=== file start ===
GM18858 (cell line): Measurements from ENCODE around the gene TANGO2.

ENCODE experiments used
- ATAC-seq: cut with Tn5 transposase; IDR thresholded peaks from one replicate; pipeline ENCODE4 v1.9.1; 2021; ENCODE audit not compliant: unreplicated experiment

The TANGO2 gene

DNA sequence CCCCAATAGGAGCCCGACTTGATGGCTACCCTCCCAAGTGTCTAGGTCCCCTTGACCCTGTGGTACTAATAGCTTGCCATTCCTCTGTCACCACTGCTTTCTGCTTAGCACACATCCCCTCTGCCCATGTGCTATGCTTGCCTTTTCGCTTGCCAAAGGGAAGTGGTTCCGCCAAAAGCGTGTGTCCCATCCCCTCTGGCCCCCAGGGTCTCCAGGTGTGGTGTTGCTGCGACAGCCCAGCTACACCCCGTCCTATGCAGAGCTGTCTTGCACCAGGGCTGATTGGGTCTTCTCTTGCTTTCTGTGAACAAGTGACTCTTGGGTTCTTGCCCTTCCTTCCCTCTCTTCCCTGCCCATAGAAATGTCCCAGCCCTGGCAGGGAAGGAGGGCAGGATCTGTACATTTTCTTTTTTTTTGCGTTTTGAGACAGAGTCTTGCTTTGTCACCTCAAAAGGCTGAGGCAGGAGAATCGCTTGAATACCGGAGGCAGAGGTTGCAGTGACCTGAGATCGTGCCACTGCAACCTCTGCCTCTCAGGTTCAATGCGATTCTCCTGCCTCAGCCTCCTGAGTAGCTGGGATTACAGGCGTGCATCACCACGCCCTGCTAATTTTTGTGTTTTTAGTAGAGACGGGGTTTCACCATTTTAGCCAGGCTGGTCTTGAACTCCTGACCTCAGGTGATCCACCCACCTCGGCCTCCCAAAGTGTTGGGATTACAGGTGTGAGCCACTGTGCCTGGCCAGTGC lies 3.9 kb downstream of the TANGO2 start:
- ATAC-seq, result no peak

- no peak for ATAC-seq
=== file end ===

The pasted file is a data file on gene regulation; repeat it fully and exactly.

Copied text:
GM18858 (cell line): Measurements from ENCODE around the gene TANGO2.

ENCODE experiments used
- ATAC-seq: cut with Tn5 transposase; IDR thresholded peaks from one replicate; pipeline ENCODE4 v1.9.1; 2021; ENCODE audit not compliant: unreplicated experiment

The TANGO2 gene

DNA sequence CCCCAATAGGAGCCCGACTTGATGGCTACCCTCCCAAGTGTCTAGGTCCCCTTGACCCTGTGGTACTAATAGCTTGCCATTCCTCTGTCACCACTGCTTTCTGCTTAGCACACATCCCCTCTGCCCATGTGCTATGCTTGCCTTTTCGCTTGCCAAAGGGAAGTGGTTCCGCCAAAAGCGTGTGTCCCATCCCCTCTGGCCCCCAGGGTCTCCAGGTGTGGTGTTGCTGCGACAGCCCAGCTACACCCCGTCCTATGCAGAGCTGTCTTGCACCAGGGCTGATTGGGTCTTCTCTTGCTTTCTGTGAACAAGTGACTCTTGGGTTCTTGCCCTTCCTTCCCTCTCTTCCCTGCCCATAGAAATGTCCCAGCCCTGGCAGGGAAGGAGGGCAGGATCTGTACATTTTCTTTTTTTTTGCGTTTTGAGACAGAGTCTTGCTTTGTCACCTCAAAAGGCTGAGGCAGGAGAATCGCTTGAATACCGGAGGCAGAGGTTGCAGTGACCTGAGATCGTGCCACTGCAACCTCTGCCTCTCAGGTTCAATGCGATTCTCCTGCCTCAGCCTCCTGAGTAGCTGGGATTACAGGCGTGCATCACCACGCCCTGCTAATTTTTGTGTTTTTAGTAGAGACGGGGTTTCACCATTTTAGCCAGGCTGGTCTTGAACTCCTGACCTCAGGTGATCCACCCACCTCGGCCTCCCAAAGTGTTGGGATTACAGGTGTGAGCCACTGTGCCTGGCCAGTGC lies 3.9 kb downstream of the TANGO2 start:
- ATAC-seq, result no peak

- no peak for ATAC-seq